Dustin Orona Photography

Posse – Unbridled’s Legacy, by Unbridled

A stakes-placed son of five-time stakes winner POSSE, UNBRIDLED SHERIFF won four times and just missed winning the $100,000 Sunday Silence Stakes at Louisiana Downs, finishing third by a head and a nose. He proved his soundness by starting 10 times at age 5 and 12 times at age 6. 2018 Fee: $750 – Live Foal

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Photo by Suzie Picou-Oldham

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A Classic Horse with Speed and Stamina


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Keeneland Library/Thayer Photographic Collection

Man o’ War with his longtime groom Will Harbut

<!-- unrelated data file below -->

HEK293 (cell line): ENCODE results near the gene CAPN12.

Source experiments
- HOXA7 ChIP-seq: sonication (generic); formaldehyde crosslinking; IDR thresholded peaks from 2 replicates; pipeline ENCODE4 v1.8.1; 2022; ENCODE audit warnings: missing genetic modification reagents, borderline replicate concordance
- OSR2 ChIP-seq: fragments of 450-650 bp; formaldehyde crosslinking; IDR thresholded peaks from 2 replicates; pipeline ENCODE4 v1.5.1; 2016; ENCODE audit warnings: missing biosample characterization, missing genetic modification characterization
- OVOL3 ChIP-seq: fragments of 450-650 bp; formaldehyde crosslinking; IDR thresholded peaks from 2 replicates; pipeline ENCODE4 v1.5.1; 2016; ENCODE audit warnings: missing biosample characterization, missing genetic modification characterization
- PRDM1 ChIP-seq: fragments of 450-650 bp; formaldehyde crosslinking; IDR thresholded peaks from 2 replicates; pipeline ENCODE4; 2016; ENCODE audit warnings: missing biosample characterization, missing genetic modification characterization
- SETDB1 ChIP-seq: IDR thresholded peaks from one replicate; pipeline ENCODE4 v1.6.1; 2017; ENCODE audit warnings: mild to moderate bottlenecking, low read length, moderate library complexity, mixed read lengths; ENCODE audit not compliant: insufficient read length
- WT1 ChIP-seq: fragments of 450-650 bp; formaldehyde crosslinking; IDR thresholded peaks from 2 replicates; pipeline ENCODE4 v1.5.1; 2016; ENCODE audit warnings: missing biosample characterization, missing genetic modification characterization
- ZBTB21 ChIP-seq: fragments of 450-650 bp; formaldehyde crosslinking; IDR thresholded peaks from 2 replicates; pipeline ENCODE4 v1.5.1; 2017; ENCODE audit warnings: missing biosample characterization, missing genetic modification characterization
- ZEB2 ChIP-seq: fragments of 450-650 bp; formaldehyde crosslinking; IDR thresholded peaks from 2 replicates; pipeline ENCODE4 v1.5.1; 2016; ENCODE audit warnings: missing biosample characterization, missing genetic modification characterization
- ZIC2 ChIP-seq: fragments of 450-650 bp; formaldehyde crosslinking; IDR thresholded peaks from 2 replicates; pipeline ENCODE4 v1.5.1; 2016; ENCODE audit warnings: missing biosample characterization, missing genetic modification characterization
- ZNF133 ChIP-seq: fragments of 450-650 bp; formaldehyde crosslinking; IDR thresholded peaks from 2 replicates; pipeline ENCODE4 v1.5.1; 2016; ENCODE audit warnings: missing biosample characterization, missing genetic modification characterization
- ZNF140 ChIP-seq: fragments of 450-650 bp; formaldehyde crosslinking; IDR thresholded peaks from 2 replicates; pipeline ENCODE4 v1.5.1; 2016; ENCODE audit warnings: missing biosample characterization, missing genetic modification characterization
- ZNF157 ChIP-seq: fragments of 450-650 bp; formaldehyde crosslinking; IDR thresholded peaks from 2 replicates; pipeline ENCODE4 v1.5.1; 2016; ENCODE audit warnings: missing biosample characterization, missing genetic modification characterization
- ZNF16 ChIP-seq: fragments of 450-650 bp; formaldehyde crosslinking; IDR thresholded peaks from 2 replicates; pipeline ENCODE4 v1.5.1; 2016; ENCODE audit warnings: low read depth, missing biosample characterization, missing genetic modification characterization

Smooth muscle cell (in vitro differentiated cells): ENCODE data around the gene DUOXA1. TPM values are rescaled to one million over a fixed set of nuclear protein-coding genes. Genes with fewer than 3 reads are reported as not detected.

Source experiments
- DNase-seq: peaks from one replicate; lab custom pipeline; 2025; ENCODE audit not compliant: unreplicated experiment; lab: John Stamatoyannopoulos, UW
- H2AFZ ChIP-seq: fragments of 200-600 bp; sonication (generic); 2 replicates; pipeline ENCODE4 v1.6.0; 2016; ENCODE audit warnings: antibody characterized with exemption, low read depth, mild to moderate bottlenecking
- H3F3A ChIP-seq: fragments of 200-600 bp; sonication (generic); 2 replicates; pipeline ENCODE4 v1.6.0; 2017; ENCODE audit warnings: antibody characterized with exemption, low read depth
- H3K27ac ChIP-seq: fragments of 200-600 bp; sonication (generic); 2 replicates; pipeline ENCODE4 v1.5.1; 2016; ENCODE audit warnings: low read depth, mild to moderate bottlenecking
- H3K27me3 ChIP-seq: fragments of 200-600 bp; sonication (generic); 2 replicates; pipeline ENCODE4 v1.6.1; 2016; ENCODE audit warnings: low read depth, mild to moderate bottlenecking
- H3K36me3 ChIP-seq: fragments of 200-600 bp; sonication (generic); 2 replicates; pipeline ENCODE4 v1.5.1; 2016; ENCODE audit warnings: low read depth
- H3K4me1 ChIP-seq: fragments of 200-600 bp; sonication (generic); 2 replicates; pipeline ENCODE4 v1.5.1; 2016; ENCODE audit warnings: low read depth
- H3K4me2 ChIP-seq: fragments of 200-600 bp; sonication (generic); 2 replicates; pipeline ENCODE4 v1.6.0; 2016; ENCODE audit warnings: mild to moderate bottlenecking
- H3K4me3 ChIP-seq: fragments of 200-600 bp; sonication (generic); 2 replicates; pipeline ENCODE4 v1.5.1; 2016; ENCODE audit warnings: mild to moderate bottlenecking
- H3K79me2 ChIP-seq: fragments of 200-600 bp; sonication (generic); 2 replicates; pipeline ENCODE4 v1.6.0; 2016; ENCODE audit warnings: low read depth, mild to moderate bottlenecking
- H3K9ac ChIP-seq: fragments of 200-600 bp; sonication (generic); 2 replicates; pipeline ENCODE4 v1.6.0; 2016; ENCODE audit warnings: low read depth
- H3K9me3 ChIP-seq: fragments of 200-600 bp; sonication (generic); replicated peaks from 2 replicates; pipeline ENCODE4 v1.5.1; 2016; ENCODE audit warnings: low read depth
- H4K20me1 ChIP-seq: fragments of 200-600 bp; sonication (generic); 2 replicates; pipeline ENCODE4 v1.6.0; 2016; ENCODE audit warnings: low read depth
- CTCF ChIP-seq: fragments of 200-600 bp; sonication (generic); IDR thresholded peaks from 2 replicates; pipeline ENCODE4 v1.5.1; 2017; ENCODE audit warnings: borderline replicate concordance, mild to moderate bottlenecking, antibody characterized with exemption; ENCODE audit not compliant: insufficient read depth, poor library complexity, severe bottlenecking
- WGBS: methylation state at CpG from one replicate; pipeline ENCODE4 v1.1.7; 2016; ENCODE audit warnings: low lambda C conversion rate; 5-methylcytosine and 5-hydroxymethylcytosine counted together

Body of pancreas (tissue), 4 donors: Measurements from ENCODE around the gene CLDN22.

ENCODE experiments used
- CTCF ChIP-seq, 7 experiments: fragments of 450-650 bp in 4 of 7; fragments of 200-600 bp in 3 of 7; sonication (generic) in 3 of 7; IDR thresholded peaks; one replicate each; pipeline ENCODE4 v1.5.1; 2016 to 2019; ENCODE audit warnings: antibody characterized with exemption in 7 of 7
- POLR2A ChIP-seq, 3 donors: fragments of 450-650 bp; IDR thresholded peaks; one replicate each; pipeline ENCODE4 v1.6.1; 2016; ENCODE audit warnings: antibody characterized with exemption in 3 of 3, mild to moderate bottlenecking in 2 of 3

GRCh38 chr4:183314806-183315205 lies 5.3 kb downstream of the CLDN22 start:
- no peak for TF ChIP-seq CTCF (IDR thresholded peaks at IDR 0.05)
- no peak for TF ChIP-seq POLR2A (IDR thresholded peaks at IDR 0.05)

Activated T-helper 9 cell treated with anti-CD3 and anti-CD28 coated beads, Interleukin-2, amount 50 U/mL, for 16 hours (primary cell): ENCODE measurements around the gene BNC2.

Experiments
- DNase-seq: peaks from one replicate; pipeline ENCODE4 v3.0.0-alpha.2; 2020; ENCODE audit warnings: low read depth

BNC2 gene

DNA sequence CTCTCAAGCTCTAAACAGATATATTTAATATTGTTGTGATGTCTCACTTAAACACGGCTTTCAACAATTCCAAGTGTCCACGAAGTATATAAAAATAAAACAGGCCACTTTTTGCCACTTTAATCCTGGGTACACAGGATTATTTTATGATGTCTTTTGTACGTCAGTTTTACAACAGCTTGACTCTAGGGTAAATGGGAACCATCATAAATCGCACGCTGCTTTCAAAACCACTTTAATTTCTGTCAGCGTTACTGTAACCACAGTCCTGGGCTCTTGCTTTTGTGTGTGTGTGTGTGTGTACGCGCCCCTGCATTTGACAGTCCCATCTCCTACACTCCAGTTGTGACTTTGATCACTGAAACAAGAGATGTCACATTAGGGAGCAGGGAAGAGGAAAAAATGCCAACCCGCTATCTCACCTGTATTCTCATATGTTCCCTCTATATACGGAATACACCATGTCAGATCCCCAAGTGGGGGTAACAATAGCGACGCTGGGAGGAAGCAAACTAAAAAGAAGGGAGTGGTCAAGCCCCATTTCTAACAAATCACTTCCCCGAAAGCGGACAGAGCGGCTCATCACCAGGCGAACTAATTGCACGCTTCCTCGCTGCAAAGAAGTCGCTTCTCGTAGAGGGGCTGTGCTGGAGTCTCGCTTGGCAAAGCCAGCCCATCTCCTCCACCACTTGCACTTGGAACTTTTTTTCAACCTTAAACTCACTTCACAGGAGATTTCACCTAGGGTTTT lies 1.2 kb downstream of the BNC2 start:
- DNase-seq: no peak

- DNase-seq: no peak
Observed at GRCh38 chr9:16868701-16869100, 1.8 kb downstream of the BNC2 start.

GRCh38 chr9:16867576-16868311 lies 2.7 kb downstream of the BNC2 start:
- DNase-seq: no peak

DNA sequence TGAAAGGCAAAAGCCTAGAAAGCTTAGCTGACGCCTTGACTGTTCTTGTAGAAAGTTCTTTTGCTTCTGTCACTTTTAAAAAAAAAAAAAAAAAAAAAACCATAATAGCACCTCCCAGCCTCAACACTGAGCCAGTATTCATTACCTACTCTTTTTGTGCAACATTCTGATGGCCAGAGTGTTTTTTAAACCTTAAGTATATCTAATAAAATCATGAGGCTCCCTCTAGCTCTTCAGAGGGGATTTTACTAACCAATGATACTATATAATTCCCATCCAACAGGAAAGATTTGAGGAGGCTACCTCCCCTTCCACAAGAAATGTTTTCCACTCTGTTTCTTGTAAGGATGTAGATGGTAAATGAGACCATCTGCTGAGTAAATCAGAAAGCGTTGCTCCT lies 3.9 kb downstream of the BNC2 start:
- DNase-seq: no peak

he mares were quietly grazing in the fields and Once Feustel started training Man o’ War, it seemed the keeping an eye on their foals, who were running and horse might have inherited Hastings’ temperament, as “he playing together before stopping to nurse or take would dump exercise riders and make it hard to saddle him,” a nap. It was a beautiful spring day at Nursery Stud, according to the Hall of Fame article. So, Feustel had to change August Belmont II’s renowned Thoroughbred breeding his training strategy. farm just north of Lexington, Kentucky. With patience, Man o’ War became a little more cooperative, If you looked closely, a young chestnut colt seemed to stand but according to Ellis, it might have had more to do with the a little taller than the other foals as he gazed into the distance. horse than anything else. He had what some called “the look of eagles.” “When Man o’ War was in training, once he figured out That colt would soon be named Man o’ War, and before ‘what they wanted me to do, they wanted me to run,’ he long he would become a legend. became a bit more cooperative because he just loved to run,” Man o’ War was foaled at Nursery Stud on March 29, 1917. Ellis said. “He just wanted to go.” At the time, Ercel Ellis’ father, Ercel F. Ellis Sr., worked there, and the day after the colt was born, Ellis Sr. put the first halter on him. “The first job he had in the horse business was with August Feustel chose a five-furlong maiden special weight at Belmont at Nursery Stud, which is out the old Georgetown Belmont Park on June 6, 1919, as Man o’ War’s first race. Pike,” said Ellis, a horse racing historian and host of the weekly There, against six other horses, he won by six lengths despite radio show “Horse Tales with Ercel Ellis” on 105.5 FM in his jockey, Johnny Loftus, who was aboard for all of his races at Lexington. “He wasn’t there that night when Mahubah [Man o’ two, trying to slow him down. War’s dam] foaled, but he was there the next day. That morning Man o’ War went on to win the Keene Memorial at Belmont, when Man o’ War was walking around and they turned him the Youthful Stakes at Jamaica Race Course, the Hudson out later that afternoon, he slipped the little halter on him and Handicap and Tremont Stakes at Aqueduct and the United States let him follow him out.” Hotel Stakes at Saratoga, all while carrying more weight than his Man o’ War’s pedigree was strong. He was by Fair Play out opponents, including 130 pounds in those last three races. of Mahubah, by Rock Sand. His father’s sire, Hastings, had Interestingly, the second-place finisher in the United States won the 1896 Belmont Stakes. However, what Hastings was Hotel Stakes was a colt named Upset, who would soon be best remembered for was his temperament. He was called a forever linked to Man o’ War for a reason no one expected. mean horse, known to “bite and ram other horses in races,” With his power, speed and reported 28-foot-long stride, the according to an article about Man o’ War on the National longest ever measured at the time, Man o’ War won his races Museum of Racing and Hall of Fame website. Belmont loved his horses and horse racing, but he loved his country Man o’ War’s stride of 28 feet was the longest ever measured at the time. more, and he went to serve a commission during World War I. Since he knew he wouldn’t be able to give his newest foals the attention they deserved, he sold the entire 1917 crop, including Man o’ War. Into the picture stepped Samuel D. Riddle, a textile manufacturer in Pennsylvania who also enjoyed horse racing. When his trainer, future Hall of Famer Louis Feustel, advised him to purchase Man o’ War at the 1918 Saratoga yearling sale, Riddle bought the colt for $5,000. Keeneland Library/Cook Collection